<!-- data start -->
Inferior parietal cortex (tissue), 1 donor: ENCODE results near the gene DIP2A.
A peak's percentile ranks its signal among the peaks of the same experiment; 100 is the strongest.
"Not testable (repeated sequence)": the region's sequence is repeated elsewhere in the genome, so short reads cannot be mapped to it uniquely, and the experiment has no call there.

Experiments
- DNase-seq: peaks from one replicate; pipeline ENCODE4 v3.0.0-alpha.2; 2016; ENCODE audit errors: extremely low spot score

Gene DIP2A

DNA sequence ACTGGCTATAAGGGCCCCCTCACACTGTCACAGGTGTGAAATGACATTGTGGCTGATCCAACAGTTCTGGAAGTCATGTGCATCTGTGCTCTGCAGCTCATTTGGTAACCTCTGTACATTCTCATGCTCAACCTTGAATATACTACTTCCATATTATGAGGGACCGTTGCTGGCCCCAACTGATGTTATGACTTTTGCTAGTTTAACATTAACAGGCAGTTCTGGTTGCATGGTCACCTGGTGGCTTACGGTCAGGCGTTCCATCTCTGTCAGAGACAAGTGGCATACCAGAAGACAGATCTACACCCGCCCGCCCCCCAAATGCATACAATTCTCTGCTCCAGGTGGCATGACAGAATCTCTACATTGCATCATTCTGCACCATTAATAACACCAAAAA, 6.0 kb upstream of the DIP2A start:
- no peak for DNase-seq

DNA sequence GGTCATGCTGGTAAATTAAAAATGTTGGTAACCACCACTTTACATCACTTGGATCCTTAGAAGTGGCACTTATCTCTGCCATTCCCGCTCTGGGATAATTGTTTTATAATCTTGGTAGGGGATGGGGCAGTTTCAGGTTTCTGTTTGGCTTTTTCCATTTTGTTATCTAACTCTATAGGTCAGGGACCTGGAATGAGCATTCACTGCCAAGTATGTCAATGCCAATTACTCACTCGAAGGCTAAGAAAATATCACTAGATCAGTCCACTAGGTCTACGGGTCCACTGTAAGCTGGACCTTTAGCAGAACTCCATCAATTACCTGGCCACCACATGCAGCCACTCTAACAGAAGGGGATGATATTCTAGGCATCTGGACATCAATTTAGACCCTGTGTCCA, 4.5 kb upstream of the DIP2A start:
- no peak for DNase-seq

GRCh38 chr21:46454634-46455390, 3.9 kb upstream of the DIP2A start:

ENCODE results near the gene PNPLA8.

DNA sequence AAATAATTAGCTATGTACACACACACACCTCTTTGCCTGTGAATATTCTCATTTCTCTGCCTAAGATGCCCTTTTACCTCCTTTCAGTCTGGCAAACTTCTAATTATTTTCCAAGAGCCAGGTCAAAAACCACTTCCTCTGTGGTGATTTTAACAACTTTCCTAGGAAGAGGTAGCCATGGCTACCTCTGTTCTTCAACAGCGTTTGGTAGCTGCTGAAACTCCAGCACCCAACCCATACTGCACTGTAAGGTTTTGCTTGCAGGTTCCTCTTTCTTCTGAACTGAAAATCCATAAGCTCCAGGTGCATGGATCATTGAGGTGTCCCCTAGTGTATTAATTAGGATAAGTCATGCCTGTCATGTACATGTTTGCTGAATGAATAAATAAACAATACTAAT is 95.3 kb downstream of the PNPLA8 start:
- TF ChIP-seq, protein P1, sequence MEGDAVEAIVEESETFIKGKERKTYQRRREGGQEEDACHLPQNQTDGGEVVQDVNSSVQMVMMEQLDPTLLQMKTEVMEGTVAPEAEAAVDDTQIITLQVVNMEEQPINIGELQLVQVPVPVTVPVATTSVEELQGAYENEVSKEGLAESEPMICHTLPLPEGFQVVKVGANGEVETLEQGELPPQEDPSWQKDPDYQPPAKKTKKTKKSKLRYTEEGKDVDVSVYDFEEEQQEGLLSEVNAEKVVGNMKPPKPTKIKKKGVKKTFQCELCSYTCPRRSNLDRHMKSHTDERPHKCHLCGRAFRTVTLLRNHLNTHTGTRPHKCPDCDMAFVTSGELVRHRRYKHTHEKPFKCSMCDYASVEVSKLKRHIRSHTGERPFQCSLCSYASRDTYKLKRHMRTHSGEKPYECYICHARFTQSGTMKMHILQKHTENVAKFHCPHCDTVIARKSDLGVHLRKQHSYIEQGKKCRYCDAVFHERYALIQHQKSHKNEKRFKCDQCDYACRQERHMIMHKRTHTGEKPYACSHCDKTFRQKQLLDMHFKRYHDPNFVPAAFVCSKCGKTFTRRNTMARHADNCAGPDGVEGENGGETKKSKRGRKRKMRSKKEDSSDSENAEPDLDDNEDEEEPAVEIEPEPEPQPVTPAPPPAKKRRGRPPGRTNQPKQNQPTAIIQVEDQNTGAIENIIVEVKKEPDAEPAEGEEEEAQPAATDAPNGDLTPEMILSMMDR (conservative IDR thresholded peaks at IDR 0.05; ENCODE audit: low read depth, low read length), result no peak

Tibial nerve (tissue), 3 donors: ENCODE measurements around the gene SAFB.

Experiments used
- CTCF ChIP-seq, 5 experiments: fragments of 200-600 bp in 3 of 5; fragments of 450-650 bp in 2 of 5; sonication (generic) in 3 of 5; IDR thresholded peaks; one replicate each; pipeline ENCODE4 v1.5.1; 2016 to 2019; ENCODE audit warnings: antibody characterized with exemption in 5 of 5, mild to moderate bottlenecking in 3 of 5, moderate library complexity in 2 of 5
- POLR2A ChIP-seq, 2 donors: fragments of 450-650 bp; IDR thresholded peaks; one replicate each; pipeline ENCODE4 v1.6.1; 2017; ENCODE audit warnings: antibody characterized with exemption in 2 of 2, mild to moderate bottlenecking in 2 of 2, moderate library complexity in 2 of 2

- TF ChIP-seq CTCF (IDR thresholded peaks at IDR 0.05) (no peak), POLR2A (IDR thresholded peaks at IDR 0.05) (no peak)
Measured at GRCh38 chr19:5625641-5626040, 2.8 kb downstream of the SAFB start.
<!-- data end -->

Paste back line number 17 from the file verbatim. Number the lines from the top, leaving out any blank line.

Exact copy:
- CTCF ChIP-seq, 5 experiments: fragments of 200-600 bp in 3 of 5; fragments of 450-650 bp in 2 of 5; sonication (generic) in 3 of 5; IDR thresholded peaks; one replicate each; pipeline ENCODE4 v1.5.1; 2016 to 2019; ENCODE audit warnings: antibody characterized with exemption in 5 of 5, mild to moderate bottlenecking in 3 of 5, moderate library complexity in 2 of 5